Chronic pain syndromes are often associated with desynchronization of circadian and biological rhythms. Circadian rhythms are known to be involved in many physiological processes including the sleep-wake cycle, secretion of hormones, body temperature regulation and gastro-intestinal tract function (9,10). Disturbances in the regulation of the circadian rhythm can lead to several pathological conditions, which themselves are shown to de-regulate circadian rhythms. Central control of biological rhythms is orchestrated by the suprachiasmatic nuclei (SCN) of the hypothalamus and certain SCN areas receive photo-signals directly via an optic nerve from the retina (11). Epiphysis or the pineal gland in the diencephalon area is above the superior colliculus of the midbrain and functions as an endocrine gland, synthesizing and secreting melatonin (N-acetyl-5-methoxytryptamine), an important neurohormone. Almost 80% of melatonin is secreted by epiphysis and other tissues such as GI tract, lungs, and renal cortex, while eye retina secrete the remaining melatonin (12,13). Melatonin is considered hormone of darkness as its secretion is highest from the pineal gland during dark periods of the night and it is also referred as ‘the chemical code of darkness’ (14). Melatonin has been suggested to play an important role in the regulation of pain under normal physiological conditions since both pain perception as well as melatonin secretion are circadian in nature (15). In addition, melatonin has been shown to influence pain perception (16).

Biochemistry and physiology of melatonin

Melatonin biosynthesis begins with the conversion of tryptophan to serotonin, which is acetylated by arylalkylamine-N-acetyltransferase to form N-acetyl-serotonin, followed by methylation at the 5-hydroxyl group to form N-acetyl-5-methoxytryptamine or melatonin, by Hydroxyindol-O-methyltransferase, also known as N-acetylserotonin-O-methyltransferase (17) (Fig. 1). Following its synthesis, melatonin is released into cerebrospinal fluid and circulation and the circulating melatonin has a half-life of 20–30 min, with most of its metabolism occuring in liver via cytochrome P450-mediated oxygenation (16). Melatonin biosynthesis and secretion are low during daytime and high during night-time and this pattern of the circadian rhythm is regulated by neural circuits composed of neural fibers originating from retina and passing via retino-hypothalamic tract to the SCN of the hypothalamus (18). SCN is composed of special ganglion cells containing a photo-pigment, known as melanopsin (19). During night-time, the release of norepinephrine from the postganglionic sympathetic fibers of SCN supplying to the pineal gland is elevated due to reduced electrical signal activity in SCN. Norepinephrine activates the β-adrenergic receptors present on the pinealocytes leading to the activation of adenylyl cyclase-cyclic AMP system and melatonin biosynthesis. During daytime, norepinephrine release from the postganglionic sympathetic nerve fibers is suppressed because of elevated electrical signals in the SCN, thereby lowering activation of melatonin synthesis and release in pinealocytes (20).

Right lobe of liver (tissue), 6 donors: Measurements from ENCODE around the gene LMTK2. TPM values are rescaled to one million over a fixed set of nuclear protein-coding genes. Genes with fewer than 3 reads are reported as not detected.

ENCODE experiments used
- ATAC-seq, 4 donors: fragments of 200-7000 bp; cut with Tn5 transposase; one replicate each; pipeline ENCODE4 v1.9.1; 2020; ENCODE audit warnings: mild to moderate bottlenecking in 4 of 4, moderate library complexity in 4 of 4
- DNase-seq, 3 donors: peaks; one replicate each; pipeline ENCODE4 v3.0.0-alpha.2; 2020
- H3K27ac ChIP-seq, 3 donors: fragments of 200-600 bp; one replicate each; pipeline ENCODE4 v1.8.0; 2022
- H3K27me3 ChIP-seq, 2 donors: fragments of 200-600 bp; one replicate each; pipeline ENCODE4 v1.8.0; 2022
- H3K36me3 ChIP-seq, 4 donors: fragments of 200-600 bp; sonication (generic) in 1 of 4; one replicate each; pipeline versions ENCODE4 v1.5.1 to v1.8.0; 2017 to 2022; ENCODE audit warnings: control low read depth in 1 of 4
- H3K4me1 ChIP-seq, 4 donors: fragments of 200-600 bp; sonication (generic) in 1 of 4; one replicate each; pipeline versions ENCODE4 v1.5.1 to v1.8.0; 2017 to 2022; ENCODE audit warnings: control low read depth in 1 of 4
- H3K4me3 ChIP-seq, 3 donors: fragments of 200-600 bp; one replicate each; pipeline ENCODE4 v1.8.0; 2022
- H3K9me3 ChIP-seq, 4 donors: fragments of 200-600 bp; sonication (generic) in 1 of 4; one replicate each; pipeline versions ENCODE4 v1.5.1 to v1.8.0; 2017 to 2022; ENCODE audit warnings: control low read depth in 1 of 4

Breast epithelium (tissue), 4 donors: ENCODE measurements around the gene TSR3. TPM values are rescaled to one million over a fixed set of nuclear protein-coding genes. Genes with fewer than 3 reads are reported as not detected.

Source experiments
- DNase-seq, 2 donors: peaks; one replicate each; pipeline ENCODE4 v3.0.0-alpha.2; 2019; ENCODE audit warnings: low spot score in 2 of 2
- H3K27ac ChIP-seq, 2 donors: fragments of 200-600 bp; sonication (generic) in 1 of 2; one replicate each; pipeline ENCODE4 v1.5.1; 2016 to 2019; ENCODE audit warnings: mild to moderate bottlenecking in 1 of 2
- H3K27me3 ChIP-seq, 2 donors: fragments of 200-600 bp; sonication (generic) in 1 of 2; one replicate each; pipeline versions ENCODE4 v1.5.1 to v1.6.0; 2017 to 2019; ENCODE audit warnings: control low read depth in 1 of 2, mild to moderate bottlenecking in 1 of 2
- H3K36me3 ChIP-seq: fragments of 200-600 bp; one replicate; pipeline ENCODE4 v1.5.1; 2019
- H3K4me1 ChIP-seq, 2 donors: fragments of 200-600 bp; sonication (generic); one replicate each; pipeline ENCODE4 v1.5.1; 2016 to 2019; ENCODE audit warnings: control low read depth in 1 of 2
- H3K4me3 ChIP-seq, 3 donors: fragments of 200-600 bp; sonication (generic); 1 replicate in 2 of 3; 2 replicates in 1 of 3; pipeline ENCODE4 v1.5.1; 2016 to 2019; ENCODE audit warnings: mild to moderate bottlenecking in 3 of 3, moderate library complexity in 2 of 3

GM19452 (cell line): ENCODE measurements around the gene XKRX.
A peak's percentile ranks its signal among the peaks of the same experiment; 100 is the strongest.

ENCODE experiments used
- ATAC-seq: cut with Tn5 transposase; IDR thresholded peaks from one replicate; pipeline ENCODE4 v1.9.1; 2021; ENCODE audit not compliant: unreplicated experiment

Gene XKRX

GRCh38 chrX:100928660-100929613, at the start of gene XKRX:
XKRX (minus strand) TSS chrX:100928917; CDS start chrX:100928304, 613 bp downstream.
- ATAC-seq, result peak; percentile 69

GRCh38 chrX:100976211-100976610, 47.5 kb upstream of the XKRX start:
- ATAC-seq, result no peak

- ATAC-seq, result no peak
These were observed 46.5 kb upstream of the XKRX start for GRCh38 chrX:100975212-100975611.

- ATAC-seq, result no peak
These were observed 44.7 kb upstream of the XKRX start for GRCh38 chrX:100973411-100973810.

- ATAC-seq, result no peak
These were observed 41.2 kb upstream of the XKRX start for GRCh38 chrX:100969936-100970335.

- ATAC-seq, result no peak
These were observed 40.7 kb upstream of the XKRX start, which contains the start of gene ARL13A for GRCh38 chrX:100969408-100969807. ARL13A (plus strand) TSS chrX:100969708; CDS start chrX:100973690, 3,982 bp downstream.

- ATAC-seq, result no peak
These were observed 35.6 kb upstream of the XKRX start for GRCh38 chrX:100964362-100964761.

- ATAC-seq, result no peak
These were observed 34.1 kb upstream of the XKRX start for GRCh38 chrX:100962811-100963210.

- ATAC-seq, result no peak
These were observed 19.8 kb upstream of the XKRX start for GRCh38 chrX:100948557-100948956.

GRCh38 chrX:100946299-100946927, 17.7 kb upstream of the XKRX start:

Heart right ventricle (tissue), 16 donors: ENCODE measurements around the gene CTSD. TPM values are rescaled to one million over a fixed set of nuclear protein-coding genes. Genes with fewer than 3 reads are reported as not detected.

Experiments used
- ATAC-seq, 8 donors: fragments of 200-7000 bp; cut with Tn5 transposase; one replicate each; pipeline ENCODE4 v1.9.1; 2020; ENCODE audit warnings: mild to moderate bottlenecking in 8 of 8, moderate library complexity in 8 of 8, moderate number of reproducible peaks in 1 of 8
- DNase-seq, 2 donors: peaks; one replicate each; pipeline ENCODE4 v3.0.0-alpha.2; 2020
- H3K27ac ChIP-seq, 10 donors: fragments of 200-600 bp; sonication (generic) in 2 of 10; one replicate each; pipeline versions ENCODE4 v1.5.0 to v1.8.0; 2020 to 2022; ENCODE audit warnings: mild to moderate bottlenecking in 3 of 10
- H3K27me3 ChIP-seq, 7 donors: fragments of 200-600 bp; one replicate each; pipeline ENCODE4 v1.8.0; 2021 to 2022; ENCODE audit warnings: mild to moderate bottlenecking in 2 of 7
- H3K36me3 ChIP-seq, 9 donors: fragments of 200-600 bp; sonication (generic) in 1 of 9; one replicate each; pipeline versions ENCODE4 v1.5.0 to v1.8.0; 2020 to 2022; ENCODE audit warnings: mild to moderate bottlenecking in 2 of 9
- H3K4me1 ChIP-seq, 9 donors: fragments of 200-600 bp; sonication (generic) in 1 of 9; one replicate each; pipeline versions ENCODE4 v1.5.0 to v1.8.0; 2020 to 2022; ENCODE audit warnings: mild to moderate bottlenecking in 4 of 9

Many of the physiological effects of melatonin are exerted via its interaction and activation of specific receptors present on the cell membrane surface as well as the nucleus. Melatonin has at least two receptors, MT1 and MT2, belonging to the G-protein receptor family, on cell membranes, and a third MT3 receptor, which is a quinine reductase (16). Melatonin also activates nuclear receptors of melatonin belonging to the RZR/ROR orphan receptor type and include three subtypes (α, β, γ) and four splicing variants of the α-subtype melatonin receptor (21). Most of the pharmacological effects of melatonin are also thought to be mediated through activation of these receptors. Besides membrane and nuclear receptors, melatonin also interacts with some cytosolic proteins and enzymes, and exerts antioxidant and other effects (22). In many tissues, MT1 receptor activation seems to mediate melatonin action through the stimulation of G proteins Giα2, Giα3, Gαq, with inhibitory effects on the cAMP signaling pathways (23). By contrast, MT2 receptors, are coupled to phosphoinositide signal transduction pathways and the inhibition of adenylyl cyclase and guanylyl cyclase pathways (24) (Fig. 2).